At QRStuff.com we’ve been meeting the world’s QR code requirements since 2008 and every year we’ve rolled out regular updates and enhancements to what we offer our users, and improvements and upgrades to how things work “under the hood”.
2015 was a big year for new front-end QR code features and QR code management tools. Our 2016 program saw the release of our PDF QR Codes a few months back and the upgrade program continues with the release of our latest new feature – adding a logo or image to your QR code.
How To Make One
To create your own personalised and branded QR code image, just log into your QRStuff.com account, create your QR code, upload your logo or image, and it will be automatically placed in the centre of your QR code at an optimal size and position that maintains the scan reliability of your QR code. Once you’ve downloaded and tested your QR code (TIP: you should always test your QR code) you’re good to go!
This feature is available to paid subscribers and supports the insertion of JPG, PNG and GIF files up to 6Mb in size. Images can be added to dynamic and static QR codes across all data types and, through your paid subscriber account dashboard, you can replace or remove a previously inserted logo or image, or add one to any pre-existing QR code regardless of how long ago it was created.
As with all QR codes that paid subscribers create with us, you can download the finished QR code as a high resolution raster image (PNG, JPG, TIF up to 600dpi) or vector image (EPS, SVG, PDF, and DXF), and all of the usual paid subscriber features – dynamic QR code editing and analytics, password protection, pausing, scheduled release, scan limit setting, sticker template creation – are also available with your embedded logo QR codes.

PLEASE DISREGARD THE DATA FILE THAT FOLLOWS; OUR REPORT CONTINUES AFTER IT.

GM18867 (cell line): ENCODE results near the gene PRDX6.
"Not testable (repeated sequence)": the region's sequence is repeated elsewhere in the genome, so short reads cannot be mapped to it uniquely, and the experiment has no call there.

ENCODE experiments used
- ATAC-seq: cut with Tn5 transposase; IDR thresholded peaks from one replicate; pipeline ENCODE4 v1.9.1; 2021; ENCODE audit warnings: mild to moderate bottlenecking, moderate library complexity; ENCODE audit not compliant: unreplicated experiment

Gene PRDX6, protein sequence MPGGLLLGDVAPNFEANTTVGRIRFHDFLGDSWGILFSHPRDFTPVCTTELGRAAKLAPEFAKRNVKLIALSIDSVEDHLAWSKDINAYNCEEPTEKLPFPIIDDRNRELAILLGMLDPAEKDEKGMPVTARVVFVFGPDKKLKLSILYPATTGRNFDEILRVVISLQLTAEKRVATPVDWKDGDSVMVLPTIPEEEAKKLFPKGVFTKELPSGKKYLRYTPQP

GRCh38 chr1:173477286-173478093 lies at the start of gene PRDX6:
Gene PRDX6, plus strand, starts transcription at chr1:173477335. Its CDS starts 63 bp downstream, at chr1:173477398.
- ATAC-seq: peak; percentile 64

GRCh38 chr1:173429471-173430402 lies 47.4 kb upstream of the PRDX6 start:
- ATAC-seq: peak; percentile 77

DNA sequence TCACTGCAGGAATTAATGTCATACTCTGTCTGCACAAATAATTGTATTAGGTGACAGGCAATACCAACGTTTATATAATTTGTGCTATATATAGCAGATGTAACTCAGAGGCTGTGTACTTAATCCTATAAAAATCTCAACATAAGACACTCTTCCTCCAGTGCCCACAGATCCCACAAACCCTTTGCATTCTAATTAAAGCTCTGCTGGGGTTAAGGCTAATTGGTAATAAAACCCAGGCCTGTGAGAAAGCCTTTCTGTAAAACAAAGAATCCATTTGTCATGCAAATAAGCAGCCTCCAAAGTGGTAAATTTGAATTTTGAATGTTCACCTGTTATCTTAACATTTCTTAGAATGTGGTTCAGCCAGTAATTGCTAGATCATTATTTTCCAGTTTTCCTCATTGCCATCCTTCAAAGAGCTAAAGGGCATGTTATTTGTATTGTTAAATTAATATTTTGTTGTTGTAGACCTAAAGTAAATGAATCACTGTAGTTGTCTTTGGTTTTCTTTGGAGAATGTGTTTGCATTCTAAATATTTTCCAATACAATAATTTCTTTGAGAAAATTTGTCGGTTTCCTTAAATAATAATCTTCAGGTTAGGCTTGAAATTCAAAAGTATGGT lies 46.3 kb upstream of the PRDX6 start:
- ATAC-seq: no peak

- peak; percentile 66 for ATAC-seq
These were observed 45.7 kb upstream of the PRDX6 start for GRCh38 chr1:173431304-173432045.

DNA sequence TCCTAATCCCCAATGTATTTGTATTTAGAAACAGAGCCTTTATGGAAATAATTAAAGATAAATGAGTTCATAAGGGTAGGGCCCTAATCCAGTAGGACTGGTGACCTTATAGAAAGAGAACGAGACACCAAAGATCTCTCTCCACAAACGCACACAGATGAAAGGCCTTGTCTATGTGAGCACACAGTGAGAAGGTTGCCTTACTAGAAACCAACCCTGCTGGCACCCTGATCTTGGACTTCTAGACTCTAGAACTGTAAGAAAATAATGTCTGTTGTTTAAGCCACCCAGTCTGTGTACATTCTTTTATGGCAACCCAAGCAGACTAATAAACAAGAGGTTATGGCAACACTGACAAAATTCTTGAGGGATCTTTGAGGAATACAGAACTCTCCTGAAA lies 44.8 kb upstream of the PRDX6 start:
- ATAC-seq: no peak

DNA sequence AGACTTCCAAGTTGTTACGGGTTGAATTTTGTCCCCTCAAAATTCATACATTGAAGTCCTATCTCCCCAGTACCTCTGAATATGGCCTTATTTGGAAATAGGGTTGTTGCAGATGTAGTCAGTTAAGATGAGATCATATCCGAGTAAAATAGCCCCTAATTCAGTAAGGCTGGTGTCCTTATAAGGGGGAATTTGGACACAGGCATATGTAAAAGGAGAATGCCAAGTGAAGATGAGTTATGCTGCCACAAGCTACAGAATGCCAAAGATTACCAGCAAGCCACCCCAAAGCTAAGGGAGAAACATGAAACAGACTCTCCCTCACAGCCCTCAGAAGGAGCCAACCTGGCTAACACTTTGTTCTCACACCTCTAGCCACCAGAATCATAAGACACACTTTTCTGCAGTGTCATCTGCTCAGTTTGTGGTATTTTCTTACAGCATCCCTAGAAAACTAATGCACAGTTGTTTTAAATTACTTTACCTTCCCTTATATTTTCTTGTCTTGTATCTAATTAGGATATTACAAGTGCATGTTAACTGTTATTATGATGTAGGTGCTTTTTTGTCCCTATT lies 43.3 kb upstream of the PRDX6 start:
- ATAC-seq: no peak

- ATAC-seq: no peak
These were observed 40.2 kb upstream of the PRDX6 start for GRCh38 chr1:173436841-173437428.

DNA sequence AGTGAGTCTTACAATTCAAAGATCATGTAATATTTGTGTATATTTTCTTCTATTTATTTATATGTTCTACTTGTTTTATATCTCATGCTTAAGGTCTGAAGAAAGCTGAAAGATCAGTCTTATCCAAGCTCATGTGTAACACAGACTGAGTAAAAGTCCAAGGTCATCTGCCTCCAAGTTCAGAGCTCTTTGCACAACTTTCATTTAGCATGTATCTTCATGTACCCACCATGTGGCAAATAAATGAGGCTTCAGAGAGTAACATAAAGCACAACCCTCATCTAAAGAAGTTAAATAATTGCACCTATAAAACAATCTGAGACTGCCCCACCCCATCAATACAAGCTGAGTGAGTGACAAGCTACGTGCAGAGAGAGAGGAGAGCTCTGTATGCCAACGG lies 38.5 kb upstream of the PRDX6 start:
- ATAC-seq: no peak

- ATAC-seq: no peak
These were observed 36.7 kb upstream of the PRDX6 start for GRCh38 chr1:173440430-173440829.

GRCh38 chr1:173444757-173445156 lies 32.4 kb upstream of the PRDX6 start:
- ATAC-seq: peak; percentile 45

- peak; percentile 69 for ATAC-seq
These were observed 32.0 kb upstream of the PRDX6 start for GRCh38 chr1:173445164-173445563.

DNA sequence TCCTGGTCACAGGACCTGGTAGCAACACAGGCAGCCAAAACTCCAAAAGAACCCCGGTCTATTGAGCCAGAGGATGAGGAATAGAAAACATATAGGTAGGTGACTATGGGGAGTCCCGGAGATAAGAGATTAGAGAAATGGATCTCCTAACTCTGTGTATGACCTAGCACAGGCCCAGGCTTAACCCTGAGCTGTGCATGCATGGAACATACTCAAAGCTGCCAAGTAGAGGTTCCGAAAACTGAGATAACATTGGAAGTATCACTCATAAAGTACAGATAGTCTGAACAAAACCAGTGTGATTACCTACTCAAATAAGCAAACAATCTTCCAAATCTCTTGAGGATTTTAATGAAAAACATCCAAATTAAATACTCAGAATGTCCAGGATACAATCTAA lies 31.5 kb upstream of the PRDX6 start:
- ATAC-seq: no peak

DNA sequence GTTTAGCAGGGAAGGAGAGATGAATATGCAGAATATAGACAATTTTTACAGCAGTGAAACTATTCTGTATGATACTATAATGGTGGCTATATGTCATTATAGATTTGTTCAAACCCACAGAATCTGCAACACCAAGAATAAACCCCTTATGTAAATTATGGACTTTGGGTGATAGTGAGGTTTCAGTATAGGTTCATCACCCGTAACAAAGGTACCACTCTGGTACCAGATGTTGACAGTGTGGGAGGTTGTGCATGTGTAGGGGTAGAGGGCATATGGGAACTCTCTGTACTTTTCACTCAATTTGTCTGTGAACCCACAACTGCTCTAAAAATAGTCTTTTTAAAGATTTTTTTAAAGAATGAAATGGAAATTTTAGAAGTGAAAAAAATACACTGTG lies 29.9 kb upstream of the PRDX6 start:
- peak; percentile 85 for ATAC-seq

Being one of the very few ISO-standards compliant QR code generation services, we take technical compliance and scan reliability seriously, so we’ve built in some automated features that address several technical issues that are often overlooked when customising the appearance of a QR code. We’ve been doing QR codes globally since 2008 and best practice is what we do.
- The error-correction level is upgraded to Level H (30%) to maximise scan reliability.
- The inserted image is automatically resized so that it doesn’t occupy more than 12% of the surface area of the QR code image.
- The image is optimally positioned so that it doesn’t obscure any of the “protected” areas of the QR code. Obscuring these “protected” areas will cause the QR code to fail.
- A buffer is added around the image so that scanning apps don’t misinterpret elements of the logo as being part of the data load of the QR code itself. The buffer size is algorithmically optimised for the version number of the QR code you’ve created.
- After the image has been inserted, any resulting partially obscured or incomplete data modules are removed from the QR code image so that “broken” data isn’t introduced into the QR code.
We also separately store the original uploaded logo image file so that if you subsequently resize the QR code image, or change its output file type or resolution, we can regenerate a fresh new insert image that matches the new QR code image specifications rather than just re-using the perhaps lower quality thumbnail image from last time.
And Don’t Forget To Test…
As we mentioned earlier, you should always test your QR code to make sure it works the way you need it to. Unexpected technical issues, misspelt URL’s, problems with the website the QR code links to, poor QR code image colour choices, etc, etc, are always best checked before you go and print 100,000 copies of your brochure!